I just read the interview on this page. The page is a bit overburdened with ads but, okay, is is free content. That seems to be the way the internet works today. I have some comments, however.
First, asking a game designer how math education can be improved, and getting the answer „by games“ is not a big surprise. Ask a software vendor, say Wolfram Research, and you get a different answer. If you find a tool which helps to enforce interest, understanding or motivation you tend to generalize and try to use it for everything. But your tool won’t be the answer to everything. While it is obvious that we need less calculations and more understanding math education cannot be based on playing games, however deep and intelligent they might be.
Secondly, there has been a tool to circumvent the „Symbol Barrier“ mentioned in the interview since thousands of years. It is called geometry. And it is as important as ever, be it in applications of physics, mechanics, even biology, but especially as an educative tool. So why not use it? In essence, analyzing a video game might just end in a geometry problem. But more important, we need the interaction between geometry and algebraic math to understand our world.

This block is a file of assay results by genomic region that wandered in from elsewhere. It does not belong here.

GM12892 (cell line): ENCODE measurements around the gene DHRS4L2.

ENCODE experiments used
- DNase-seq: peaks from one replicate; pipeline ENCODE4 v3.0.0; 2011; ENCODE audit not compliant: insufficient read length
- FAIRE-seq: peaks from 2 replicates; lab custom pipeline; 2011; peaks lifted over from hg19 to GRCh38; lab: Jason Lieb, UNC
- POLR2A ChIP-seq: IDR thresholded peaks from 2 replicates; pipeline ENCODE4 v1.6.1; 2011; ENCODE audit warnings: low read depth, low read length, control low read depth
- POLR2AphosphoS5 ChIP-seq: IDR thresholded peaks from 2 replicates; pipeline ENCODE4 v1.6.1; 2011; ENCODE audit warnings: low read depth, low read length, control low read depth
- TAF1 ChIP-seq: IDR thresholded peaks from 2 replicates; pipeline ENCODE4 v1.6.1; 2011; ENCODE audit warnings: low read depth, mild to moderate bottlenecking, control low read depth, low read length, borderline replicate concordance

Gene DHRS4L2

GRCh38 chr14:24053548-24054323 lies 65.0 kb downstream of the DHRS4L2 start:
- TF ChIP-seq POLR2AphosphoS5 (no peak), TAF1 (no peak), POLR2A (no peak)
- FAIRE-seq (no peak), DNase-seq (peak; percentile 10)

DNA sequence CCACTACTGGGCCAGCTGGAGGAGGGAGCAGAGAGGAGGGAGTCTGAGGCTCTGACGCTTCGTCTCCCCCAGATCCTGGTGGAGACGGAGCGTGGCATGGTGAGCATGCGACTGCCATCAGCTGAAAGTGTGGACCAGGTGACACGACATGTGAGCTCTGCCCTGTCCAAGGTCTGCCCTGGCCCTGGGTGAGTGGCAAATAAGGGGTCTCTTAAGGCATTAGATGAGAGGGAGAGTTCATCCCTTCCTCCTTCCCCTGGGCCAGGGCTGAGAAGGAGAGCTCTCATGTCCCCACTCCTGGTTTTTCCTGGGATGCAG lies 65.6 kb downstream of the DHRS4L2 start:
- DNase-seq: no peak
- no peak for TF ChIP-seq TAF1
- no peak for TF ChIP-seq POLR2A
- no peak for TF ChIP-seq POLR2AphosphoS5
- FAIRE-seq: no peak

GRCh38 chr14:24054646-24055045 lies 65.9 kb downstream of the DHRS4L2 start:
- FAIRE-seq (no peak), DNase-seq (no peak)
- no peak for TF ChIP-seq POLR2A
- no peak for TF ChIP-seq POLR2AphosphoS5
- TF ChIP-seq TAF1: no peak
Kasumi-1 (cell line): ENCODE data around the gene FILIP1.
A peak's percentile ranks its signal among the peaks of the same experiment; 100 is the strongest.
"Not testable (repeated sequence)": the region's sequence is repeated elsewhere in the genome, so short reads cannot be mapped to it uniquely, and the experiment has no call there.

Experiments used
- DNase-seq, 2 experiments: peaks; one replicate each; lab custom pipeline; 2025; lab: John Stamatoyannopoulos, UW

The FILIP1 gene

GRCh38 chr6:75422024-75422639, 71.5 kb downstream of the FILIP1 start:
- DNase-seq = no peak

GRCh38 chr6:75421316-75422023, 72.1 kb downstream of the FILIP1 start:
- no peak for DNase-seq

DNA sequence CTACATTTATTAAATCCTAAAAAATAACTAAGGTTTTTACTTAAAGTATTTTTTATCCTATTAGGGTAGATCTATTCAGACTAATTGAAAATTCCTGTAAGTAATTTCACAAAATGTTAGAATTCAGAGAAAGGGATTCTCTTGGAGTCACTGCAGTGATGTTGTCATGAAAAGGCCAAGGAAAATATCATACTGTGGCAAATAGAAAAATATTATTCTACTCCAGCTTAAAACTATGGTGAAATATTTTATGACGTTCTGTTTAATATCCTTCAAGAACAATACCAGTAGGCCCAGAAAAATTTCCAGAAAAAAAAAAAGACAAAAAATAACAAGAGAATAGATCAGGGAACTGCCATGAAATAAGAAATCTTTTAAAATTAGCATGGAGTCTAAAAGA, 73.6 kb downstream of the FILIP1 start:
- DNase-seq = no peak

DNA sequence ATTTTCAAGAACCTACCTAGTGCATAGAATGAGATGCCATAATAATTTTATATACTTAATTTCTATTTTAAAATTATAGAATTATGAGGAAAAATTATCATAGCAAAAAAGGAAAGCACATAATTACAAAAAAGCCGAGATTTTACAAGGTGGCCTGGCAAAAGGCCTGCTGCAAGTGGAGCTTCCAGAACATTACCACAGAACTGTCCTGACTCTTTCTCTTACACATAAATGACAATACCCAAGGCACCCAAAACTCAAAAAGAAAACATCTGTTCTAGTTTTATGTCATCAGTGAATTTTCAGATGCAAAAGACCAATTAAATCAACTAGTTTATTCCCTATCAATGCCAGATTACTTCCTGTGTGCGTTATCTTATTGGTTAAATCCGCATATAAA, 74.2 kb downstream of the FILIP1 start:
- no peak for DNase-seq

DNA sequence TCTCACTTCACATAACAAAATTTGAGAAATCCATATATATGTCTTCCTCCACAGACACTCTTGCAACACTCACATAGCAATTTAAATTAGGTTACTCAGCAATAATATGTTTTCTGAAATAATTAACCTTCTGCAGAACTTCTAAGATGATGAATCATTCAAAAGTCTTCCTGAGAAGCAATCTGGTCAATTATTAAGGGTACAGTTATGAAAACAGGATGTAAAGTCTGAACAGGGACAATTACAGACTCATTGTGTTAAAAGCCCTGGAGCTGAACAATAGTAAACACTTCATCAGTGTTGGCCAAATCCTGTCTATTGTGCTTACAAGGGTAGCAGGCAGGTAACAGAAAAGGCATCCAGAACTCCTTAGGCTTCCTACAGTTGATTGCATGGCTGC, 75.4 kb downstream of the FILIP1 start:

The role of mathematics, finally, has always been overrated by mathematicians and underestimated by non-mathematicians. It’s a useful tool, certainly. Without it, much less would be possible in our technology and our science. If you want to read a very nice and lovely fictional story read The Humans by Matt Haig. Despite of its great insights it is glorifying the role of mathematics in a most ridiculous way. If you want to see complete negligence of math in science read any news article about esoteric medicine. It is our job to train students in the critical and intelligent use of mathematics by giving them the tools and explaining what those tools can and also what they cannot do.